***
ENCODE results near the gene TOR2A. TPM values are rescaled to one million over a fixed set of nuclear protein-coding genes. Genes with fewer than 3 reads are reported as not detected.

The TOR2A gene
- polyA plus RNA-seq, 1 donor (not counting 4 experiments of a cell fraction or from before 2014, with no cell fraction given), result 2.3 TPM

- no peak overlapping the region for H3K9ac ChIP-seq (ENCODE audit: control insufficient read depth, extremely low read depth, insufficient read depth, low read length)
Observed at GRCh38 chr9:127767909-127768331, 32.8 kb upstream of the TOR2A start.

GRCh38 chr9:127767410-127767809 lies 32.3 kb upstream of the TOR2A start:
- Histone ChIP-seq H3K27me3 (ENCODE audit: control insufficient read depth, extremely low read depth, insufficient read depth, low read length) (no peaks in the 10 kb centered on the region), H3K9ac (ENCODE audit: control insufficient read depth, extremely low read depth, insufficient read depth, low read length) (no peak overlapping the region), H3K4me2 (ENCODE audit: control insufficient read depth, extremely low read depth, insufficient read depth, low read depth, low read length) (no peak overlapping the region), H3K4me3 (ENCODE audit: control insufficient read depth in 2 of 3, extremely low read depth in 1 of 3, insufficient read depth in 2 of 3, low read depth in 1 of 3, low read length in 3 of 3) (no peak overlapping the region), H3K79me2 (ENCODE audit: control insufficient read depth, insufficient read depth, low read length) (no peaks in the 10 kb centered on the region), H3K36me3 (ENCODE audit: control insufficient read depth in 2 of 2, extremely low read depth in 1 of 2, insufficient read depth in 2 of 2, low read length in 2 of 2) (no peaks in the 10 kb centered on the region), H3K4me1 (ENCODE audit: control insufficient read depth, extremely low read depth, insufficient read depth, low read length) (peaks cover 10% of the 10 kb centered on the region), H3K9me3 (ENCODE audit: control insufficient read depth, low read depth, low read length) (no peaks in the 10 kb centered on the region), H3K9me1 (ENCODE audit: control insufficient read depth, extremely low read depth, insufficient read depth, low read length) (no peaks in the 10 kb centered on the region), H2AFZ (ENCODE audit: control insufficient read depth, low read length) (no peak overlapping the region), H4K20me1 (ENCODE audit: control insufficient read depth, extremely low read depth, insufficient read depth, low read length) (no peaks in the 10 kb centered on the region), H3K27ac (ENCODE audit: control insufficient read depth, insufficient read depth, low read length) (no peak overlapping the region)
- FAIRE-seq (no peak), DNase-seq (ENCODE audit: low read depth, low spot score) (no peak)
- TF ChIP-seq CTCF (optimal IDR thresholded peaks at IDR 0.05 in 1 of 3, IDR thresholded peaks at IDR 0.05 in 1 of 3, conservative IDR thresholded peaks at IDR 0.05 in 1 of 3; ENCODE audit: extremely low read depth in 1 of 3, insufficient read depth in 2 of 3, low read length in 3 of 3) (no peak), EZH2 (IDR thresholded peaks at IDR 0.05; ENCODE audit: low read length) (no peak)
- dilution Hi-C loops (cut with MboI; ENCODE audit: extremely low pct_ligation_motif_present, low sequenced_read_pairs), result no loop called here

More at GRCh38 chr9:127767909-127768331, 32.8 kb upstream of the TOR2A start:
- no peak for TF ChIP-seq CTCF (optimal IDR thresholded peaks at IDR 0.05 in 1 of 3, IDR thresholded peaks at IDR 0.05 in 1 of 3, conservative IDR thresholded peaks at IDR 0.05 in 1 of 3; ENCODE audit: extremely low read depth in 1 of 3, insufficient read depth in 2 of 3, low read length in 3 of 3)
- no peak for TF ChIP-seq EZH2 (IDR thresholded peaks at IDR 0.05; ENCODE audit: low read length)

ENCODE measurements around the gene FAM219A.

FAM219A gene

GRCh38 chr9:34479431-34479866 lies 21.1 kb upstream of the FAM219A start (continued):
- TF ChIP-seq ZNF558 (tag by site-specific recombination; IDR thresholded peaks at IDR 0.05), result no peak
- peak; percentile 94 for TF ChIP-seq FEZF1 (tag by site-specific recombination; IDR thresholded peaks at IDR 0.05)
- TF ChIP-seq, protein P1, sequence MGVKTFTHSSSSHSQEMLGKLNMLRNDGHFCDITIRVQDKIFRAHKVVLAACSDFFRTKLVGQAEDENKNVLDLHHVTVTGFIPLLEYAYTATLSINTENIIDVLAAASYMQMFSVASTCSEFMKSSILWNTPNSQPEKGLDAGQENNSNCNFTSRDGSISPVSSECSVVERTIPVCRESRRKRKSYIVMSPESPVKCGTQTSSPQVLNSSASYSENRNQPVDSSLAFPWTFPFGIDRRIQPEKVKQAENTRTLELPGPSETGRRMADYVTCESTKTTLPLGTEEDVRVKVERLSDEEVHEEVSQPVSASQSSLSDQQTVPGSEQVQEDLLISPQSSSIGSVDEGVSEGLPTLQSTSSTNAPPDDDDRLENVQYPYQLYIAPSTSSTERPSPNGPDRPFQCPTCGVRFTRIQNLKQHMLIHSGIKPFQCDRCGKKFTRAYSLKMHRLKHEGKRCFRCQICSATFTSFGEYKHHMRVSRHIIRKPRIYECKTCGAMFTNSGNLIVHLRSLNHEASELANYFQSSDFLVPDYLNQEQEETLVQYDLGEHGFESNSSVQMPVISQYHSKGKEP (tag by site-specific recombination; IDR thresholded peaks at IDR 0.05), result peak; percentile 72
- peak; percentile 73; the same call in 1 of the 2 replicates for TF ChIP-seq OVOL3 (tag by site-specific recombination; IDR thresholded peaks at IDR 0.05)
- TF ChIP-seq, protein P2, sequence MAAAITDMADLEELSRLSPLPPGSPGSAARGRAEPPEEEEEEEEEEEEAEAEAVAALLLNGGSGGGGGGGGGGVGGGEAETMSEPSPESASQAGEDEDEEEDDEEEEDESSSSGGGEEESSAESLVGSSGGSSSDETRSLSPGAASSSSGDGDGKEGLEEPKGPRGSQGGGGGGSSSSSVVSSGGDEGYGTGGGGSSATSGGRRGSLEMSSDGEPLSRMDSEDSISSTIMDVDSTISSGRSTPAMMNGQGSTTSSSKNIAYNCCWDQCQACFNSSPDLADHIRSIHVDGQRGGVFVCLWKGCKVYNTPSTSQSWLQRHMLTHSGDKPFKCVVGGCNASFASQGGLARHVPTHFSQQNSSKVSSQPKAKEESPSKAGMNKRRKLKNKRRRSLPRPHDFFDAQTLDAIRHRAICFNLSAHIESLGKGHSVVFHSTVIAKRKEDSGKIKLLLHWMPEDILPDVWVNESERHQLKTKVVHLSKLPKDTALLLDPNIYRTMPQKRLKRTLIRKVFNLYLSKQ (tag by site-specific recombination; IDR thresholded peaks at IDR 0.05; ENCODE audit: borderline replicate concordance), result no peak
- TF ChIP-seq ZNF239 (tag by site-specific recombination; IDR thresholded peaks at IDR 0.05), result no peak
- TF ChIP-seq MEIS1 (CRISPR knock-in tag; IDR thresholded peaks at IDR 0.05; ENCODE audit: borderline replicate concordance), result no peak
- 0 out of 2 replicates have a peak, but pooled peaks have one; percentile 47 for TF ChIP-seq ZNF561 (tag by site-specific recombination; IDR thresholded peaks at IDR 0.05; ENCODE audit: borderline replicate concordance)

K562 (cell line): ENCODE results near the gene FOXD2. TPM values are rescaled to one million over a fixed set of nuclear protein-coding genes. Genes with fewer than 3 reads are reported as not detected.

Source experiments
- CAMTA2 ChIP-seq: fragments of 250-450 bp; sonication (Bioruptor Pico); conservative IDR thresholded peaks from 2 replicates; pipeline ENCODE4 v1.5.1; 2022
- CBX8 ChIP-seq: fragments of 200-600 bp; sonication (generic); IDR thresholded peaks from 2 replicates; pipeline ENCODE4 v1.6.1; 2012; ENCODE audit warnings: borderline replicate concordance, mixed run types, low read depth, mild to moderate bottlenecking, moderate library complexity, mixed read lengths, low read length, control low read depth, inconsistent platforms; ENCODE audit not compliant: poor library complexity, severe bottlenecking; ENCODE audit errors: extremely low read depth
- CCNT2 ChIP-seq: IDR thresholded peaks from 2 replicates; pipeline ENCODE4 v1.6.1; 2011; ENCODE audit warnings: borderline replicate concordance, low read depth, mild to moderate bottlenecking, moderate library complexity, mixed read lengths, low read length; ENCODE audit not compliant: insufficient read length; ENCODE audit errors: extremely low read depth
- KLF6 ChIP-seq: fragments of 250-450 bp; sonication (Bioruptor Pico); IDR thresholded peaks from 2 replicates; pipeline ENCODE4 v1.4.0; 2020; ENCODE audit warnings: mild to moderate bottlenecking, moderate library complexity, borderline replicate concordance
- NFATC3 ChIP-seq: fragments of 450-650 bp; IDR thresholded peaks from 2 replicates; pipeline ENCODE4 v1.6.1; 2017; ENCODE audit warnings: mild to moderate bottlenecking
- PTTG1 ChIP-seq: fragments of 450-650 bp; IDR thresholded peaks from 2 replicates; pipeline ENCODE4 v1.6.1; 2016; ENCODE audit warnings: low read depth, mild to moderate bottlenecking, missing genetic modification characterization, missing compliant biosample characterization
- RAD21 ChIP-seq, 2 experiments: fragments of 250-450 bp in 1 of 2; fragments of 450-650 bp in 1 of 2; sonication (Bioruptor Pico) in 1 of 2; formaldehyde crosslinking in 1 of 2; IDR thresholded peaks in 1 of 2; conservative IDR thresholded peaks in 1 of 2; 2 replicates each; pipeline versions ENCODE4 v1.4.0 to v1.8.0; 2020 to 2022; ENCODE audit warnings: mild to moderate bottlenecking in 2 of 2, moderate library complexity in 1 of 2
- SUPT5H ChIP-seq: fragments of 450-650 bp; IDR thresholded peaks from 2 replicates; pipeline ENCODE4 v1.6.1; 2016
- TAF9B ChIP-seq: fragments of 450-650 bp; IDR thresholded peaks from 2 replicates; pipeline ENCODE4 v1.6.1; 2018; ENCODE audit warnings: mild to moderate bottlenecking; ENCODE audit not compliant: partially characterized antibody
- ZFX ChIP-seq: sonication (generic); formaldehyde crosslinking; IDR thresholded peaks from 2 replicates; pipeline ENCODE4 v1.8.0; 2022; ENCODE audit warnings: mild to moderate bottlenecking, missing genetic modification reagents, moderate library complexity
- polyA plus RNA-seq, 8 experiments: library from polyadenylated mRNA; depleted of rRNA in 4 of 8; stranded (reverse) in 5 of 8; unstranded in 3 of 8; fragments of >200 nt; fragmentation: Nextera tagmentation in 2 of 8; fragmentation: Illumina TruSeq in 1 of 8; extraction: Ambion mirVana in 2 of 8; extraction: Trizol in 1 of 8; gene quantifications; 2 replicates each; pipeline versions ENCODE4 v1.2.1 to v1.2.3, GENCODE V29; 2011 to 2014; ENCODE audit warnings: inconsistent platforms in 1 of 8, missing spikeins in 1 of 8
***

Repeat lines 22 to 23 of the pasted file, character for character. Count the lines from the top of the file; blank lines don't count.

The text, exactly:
- TF ChIP-seq ZNF239 (tag by site-specific recombination; IDR thresholded peaks at IDR 0.05), result no peak
- TF ChIP-seq MEIS1 (CRISPR knock-in tag; IDR thresholded peaks at IDR 0.05; ENCODE audit: borderline replicate concordance), result no peak